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Monetary Policy panel likely to continue status quo on policy repo rate

The monetary policy committee (MPC) is expected to continue its status quo on the policy repo rate at its upcoming meeting as the latest retail inflation reading, despite hitting a four-month low, is still above its comfort zone and there are upside risks from food inflation.

Moreover, with the GDP growth holding up at the current interest rate level, the MPC may want the cumulative repo rate hikes of 250 basis points, effected during May 2022-February 2023 period, to get fully transmitted into the lending rates.

The six-member MPC, which is scheduled to meet from December 6 to 8, 2023, has been on pause mode this financial year (FY24) so far. The last time MPC raised the repo rate (the interest rate at which RBI provides liquidity to banks and primary dealers to overcome short-term liquidity mismatches) was in February 2023, when it upped it from 6.25 per cent to 6.50 per cent.

The CPI (consumer price index)-based inflation (or retail inflation) dipped to a 4-month low of 4.87 per cent in October against 5.02 per cent in September. However, the latest inflation reading is cold comfort for the rate-setting committee, which is resolutely focused on aligning inflation to the 4 per cent target on a durable basis.

So, the MPC is likely to leave the repo rate unchanged even as it remains focused on withdrawal of accommodation to ensure transmission of past rate hikes.

GDP growth

Further, GDP growth in the second quarter at 7.6 per cent, coming on the back of a strong 7.8 per cent growth in the first quarter, shows that growth is well supported at the current interest rate level.

Economists expect the central bank to nudge up its FY24 real GDP growth projection of 6.5 per cent even as it retains the CPI inflation projection at 5.4 per cent.

In his speech at the FICCI-IBA summit last month, Governor Shaktikanta Das emphasised that over the last one-and-half years, the RBI’s monetary policy actions, consisting of prioritisation of inflation ahead of growth, narrowing the Liquidity Adjustment Facility (LAF) corridor, increasing the policy repo rate by 250 bps, draining out excess liquidity — together with supply side measures by the Government — have facilitated significant softening of headline inflation to 4.9 per cent in October 2023. “The moderation in core inflation (to 4.4 per cent from 4.6 per cent a month ago), in particular, is noteworthy. There is also recent evidence of household inflation expectations becoming more anchored,” he said.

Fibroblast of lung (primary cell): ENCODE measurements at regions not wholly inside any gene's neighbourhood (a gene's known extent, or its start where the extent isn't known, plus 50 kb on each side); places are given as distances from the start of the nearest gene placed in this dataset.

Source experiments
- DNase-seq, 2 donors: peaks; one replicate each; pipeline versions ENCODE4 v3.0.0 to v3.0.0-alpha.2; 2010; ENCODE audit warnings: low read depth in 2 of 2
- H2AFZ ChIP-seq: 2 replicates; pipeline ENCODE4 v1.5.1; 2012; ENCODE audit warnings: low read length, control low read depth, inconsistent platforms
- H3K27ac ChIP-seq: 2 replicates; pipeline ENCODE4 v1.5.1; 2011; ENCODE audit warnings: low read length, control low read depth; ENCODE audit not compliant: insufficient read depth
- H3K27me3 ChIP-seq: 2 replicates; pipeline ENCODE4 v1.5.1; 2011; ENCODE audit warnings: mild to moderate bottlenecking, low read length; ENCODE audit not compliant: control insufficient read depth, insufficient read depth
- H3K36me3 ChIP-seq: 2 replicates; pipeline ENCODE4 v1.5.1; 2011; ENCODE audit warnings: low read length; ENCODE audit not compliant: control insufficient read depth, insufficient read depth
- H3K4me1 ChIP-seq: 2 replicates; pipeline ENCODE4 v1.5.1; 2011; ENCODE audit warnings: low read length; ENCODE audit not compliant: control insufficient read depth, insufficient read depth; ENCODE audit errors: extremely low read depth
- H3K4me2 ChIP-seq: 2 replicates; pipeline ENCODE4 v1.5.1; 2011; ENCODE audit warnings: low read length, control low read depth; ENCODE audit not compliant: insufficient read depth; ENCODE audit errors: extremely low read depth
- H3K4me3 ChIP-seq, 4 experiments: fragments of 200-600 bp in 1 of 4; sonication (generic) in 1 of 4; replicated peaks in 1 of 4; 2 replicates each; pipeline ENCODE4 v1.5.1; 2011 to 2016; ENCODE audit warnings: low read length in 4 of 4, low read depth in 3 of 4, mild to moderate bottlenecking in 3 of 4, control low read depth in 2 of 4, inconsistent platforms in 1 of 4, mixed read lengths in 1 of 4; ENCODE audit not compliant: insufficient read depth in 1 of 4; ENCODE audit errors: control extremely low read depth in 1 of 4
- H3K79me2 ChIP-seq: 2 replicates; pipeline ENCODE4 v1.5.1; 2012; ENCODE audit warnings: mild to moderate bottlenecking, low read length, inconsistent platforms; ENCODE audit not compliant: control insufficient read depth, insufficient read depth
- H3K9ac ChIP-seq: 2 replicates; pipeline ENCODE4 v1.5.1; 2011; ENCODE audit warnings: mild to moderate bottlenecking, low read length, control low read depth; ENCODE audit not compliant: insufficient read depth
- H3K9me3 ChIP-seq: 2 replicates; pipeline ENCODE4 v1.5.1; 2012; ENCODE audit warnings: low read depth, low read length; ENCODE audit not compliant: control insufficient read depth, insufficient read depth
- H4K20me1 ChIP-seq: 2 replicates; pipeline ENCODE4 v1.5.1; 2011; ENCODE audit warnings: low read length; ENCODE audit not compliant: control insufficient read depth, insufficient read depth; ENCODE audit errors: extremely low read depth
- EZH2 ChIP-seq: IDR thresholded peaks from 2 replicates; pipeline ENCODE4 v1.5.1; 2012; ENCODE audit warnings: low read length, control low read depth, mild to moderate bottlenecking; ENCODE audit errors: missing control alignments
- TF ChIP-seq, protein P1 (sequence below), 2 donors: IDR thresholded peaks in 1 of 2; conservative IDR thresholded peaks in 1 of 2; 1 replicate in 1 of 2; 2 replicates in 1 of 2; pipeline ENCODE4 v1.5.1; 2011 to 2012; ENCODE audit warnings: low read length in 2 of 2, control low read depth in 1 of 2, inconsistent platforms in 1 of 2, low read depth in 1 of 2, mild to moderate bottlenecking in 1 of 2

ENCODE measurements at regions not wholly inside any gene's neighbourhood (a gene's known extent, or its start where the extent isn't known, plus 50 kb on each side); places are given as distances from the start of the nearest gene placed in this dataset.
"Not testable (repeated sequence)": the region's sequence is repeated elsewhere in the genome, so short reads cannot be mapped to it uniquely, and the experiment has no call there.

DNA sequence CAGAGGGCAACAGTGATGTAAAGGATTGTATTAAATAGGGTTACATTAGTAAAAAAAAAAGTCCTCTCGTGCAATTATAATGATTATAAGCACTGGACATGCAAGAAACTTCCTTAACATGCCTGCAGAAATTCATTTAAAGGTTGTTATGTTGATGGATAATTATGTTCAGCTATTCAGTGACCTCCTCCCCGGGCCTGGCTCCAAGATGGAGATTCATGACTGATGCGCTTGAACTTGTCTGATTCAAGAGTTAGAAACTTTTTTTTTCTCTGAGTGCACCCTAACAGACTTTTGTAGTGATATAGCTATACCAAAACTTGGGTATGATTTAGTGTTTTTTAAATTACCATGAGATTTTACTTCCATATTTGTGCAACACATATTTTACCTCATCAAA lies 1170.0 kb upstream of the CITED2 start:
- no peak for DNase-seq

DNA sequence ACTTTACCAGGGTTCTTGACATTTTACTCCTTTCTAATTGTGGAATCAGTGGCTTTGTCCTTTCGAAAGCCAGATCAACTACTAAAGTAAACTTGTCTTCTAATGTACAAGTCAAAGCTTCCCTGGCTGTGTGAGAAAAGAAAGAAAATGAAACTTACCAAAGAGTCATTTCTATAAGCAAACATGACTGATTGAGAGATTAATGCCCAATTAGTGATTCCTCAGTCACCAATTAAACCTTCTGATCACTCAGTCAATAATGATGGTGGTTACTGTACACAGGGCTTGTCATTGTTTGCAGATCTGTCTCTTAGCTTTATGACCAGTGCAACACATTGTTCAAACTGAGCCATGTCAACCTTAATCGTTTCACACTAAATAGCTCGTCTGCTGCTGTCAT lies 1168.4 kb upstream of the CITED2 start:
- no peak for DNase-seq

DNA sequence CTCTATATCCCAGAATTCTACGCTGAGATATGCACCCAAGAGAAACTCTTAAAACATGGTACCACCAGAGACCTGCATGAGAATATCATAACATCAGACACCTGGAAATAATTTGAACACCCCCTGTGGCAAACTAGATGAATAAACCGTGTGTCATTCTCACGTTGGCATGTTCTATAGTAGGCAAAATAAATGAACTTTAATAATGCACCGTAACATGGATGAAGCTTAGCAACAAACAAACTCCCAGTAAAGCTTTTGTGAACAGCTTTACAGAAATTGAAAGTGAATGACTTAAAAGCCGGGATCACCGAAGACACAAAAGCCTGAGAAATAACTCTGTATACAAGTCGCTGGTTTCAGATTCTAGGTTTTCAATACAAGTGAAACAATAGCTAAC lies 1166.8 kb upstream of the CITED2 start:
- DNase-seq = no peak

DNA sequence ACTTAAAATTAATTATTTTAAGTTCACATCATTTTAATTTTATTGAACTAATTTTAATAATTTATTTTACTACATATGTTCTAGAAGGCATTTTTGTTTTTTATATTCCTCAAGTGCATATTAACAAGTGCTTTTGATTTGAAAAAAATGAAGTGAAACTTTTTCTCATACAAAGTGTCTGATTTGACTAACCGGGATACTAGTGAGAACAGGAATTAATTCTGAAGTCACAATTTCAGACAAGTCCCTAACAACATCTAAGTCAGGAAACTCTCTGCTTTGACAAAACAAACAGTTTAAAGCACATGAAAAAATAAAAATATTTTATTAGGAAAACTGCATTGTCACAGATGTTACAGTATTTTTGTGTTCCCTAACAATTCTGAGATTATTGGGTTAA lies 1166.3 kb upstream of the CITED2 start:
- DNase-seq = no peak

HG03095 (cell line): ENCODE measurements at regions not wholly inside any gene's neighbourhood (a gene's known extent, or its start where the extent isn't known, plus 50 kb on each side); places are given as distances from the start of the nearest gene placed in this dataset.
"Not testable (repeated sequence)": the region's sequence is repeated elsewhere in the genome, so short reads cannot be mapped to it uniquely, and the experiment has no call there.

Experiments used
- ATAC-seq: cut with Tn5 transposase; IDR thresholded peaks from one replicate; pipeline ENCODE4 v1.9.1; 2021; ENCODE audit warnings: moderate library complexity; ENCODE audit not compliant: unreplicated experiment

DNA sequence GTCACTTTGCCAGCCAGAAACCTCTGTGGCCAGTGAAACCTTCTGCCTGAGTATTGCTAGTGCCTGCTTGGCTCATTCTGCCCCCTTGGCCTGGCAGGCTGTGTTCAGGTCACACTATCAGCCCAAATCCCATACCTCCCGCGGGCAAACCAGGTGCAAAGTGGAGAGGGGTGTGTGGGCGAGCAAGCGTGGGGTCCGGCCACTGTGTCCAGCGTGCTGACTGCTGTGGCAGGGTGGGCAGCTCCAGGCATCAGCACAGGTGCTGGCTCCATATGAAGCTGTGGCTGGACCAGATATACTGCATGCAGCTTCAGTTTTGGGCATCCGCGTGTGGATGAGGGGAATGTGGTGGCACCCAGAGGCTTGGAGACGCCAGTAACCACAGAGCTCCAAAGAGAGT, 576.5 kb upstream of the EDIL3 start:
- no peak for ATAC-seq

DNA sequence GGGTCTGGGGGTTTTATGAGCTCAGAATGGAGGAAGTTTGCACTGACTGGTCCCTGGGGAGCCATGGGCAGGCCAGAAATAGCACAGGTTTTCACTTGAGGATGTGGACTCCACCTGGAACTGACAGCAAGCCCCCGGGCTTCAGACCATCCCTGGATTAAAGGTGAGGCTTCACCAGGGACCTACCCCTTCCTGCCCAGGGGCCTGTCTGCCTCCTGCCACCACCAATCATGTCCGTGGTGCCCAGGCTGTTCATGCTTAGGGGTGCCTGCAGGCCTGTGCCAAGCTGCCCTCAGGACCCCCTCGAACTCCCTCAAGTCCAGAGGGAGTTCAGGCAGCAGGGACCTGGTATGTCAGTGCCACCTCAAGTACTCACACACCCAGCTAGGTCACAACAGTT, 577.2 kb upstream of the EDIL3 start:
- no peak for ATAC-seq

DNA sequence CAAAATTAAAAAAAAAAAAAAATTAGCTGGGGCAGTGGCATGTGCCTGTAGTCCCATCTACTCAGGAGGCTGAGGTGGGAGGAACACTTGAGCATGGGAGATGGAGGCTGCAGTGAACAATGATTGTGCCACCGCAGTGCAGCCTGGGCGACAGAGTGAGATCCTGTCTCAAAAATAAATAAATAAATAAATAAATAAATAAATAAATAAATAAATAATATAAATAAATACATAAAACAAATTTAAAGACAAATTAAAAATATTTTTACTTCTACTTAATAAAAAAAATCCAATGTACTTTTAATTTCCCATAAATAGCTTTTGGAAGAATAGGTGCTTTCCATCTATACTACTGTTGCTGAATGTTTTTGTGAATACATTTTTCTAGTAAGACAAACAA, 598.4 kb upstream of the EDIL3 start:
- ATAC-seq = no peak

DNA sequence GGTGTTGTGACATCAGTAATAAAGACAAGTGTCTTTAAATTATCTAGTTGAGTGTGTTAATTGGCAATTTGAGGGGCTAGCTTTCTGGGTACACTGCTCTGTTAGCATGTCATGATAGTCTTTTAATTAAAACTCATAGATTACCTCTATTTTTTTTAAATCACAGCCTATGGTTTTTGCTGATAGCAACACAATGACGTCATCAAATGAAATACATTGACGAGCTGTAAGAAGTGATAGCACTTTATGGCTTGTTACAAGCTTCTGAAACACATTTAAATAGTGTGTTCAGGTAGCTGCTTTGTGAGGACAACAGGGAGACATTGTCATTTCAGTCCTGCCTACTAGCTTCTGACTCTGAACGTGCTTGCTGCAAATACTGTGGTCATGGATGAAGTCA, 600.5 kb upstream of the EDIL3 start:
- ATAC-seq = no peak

Headline inflation, however, remains vulnerable to recurring and overlapping food price shocks coming from global factors and adverse weather events. “The frequency and intensity of such shocks have increased in the recent period. Monetary policy in such a scenario needs to remain watchful and actively disinflationary while supporting growth,” he said.

Expert view

Rahul Bajoria, MD & Head of EM Asia (ex-China) Economics, Barclays, expects the MPC to remain on a cautious hold, keeping the repo rate unchanged at 6.50 per cent. 

He opined that the central bank may flag risks to inflation from a potential recurrence of food price shocks and its impact on inflation expectations, even as it draws comfort from the moderation in core inflation. “Domestic growth still seems to be holding up, and with the Q2 FY24 GDP growth print springing a positive surprise, we think the RBI will have little concern over the growth momentum. 

“The MPC is likely to flag a moderation in the pace of monetary transmission, as spreads of lending rates over the repo rate have narrowed in the past few months. Accordingly, we expect the committee to maintain the monetary policy stance pointed towards a withdrawal of accommodation despite deficit liquidity conditions,” Bajoria said.

Suman Chowdhury, Chief Economist and Head – Research, Acuité Ratings & Research, observed that in the upcoming MPC meeting,theRBI is expected to take note of the stronger growth momentum in the current year and the likelihood of a fresh build-up of inflationary pressures particularly if food inflation gets affected by the El Nino weather events. “However, a sustained pause is the most likely scenario although the system liquidity may be kept relatively tight. Any rate cut decision appears unlikely over the next six months,” he said.


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